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April warmup to surge across eastern U.S.

By Alyssa Smithmyer, Accuweather.com
A worker wipes down the glass as the sky begins to turn the color red behind One Vanderbilt as content creators and photographers enjoy the views of a spring equinox sunrise at Edge observation deck at Hudson Yards in New York City on March 20, 2022. File Photo by John Angelillo/UPI | <a href="/News_Photos/lp/7fe08fbc58070da6dd2dd12fc0714b42/" target="_blank">License Photo</a>
A worker wipes down the glass as the sky begins to turn the color red behind One Vanderbilt as content creators and photographers enjoy the views of a spring equinox sunrise at Edge observation deck at Hudson Yards in New York City on March 20, 2022. File Photo by John Angelillo/UPI | License Photo

AccuWeather forecasters say that warmer days lie ahead for communities in the eastern half of the nation. As the jet stream transitions northward and pushes into southeastern Canada, mild conditions will surge across the region.

Early Sunday morning, unseasonably chilly air held firm across parts of the eastern United States. Residents in the Northeast recorded temperatures ranging in the 30s and 40s. Across the higher elevations of western New York, western Pennsylvania, and West Virginia, even a few snowflakes were reported. Much of the Tennessee Valley and portions of the Carolinas, Alabama and Georgia, were under either freeze warnings or frost advisories due to the low temperatures into early Sunday.

Freeze warnings (blue shaded counties) and frost advisories (light blue shaded counties) were issued by the National Weather Service from 2 a.m. to 10 a.m. EDT Sunday.
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While milder conditions already started to be felt on Sunday across portions of the Ohio Valley and the Southeast, forecasters claim that the temperatures won't stop rising there.

"After dealing with low temperatures in the mid-30s and patchy frost Sunday night into early Monday morning, cities like Richmond, Va., will have a huge turnaround in temperatures with a high near 75 F Monday afternoon," explained AccuWeather Senior Meteorologist Danny Pydynowski.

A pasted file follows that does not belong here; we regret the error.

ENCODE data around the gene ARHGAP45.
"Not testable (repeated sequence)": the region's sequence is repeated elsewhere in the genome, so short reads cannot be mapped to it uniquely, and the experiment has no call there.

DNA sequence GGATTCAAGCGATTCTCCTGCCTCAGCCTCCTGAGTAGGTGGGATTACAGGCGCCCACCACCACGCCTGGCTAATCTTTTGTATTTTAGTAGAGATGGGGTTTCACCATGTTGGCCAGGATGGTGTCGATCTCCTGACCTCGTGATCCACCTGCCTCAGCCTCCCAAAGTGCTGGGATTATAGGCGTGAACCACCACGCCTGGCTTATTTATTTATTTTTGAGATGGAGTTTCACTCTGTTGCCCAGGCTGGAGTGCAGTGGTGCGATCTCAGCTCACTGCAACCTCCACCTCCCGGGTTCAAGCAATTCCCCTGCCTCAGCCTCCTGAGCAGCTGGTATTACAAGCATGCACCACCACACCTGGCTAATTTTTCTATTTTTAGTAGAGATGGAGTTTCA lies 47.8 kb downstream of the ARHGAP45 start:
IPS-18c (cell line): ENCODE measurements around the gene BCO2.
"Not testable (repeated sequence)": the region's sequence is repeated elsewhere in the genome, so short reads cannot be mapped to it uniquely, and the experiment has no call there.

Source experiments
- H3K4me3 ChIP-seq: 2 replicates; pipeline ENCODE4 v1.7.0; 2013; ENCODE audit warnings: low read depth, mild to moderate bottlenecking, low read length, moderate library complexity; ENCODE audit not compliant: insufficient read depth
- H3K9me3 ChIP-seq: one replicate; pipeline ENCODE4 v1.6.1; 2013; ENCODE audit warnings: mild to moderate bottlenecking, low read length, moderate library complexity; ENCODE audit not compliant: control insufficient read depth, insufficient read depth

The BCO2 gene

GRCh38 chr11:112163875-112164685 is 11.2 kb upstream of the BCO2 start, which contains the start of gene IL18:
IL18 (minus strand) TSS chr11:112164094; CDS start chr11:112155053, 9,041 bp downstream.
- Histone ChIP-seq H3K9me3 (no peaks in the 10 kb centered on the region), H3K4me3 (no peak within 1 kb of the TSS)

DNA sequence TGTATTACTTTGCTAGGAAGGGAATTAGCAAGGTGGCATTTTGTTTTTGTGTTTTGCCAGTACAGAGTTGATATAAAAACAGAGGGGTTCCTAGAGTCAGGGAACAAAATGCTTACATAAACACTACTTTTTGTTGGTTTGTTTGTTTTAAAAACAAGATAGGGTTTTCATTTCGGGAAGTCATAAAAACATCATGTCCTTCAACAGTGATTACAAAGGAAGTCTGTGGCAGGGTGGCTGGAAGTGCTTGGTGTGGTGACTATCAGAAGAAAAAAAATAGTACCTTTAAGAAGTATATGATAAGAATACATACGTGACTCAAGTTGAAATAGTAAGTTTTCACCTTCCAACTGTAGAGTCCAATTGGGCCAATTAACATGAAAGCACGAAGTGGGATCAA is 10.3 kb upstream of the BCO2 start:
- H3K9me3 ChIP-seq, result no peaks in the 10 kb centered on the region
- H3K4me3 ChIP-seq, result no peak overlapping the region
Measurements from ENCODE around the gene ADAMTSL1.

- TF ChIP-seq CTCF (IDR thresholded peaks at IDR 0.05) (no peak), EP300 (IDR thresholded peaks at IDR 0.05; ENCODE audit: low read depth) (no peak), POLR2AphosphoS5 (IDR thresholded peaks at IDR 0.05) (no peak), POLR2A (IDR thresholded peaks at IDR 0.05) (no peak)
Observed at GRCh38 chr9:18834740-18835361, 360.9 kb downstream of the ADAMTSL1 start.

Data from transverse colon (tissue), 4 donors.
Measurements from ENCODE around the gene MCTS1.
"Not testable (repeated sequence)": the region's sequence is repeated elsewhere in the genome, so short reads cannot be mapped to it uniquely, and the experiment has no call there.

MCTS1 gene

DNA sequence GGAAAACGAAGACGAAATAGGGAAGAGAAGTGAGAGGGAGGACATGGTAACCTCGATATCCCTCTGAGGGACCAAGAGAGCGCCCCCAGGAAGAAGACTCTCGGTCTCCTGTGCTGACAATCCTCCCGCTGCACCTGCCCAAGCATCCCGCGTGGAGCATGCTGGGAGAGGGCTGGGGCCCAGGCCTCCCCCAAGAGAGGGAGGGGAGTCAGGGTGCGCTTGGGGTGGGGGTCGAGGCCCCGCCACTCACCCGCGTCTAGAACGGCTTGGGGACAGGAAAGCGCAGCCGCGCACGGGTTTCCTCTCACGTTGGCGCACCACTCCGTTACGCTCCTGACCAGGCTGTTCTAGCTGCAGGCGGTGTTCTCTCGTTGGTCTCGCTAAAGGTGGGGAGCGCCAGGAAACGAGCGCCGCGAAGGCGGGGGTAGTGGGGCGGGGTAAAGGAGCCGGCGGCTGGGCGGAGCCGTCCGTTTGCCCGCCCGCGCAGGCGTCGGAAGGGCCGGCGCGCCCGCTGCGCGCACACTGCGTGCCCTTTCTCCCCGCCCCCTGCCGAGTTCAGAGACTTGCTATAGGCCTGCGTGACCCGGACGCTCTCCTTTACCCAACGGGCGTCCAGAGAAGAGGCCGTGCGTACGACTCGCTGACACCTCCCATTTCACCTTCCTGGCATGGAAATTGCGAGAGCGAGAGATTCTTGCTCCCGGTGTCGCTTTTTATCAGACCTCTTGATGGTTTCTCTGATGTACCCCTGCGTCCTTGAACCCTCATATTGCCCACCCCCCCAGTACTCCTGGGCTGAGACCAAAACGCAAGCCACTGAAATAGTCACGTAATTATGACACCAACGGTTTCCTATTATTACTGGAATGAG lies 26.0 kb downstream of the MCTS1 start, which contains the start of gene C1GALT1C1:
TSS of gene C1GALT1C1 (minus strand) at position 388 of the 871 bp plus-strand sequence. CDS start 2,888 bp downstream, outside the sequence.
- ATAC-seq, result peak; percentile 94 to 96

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Compared with where they started in the morning, this would mark a temperature climb of 40 degrees on Monday! While not quite reaching record levels, the warmup will be sustained with highs near 80 Tuesday, Wednesday and Thursday, pointed out Pydynowski.

Some might be eager to get outdoors and participate in popular springtime activities such as walking, hiking, bird-watching, picnicking, or biking. Tuesday will be the prime opportunity to do so for people located along the Southeastern coast and interior Northeast. By Wednesday, outdoor plans may be limited with rain and thunderstorms forecast to develop in the Mississippi Valley, Ohio Valley, and interior Northeast.

From Tuesday to Thursday, daytime temperatures from the Tennessee Valley to the Northeast will range between 10-15 degrees above average. Experts say that this spring warmup can help provide nature the boost it needs for flowers and greenery to flourish.

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By Tuesday, widespread 70s will shift as far north as Kentucky, southeastern Pennsylvania, and northern New Jersey. Temperatures in the low 80s will be possible throughout much of the Southeastern states.

The Steel City of Pittsburgh is expected to reach a high of 73 F on Wednesday, roughly 11 degrees above normal. By Thursday, places in central New Jersey such as Princeton will have a chance at getting into the low 80s, almost a whopping 20 degrees above average.

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Locations farther south will not be excluded from the warmup, especially in comparison to temperatures this weekend. Although it will be to a lesser extent, most Southeastern city's daytime highs may range from 4-8 degrees above average from Tuesday to Thursday.

Portions of central and South Florida can reach into the lower 90s F from middle to late week. Fort Myers is expected to reach a daytime high of 92 F by midweek.

Temperatures this weekend will trend back down to near normal or slightly below normal. Most residents throughout the Northeast will see daytime highs ranging from the 50s to 60s, while Southeastern cities are forecast to be in the 70s and 80s.

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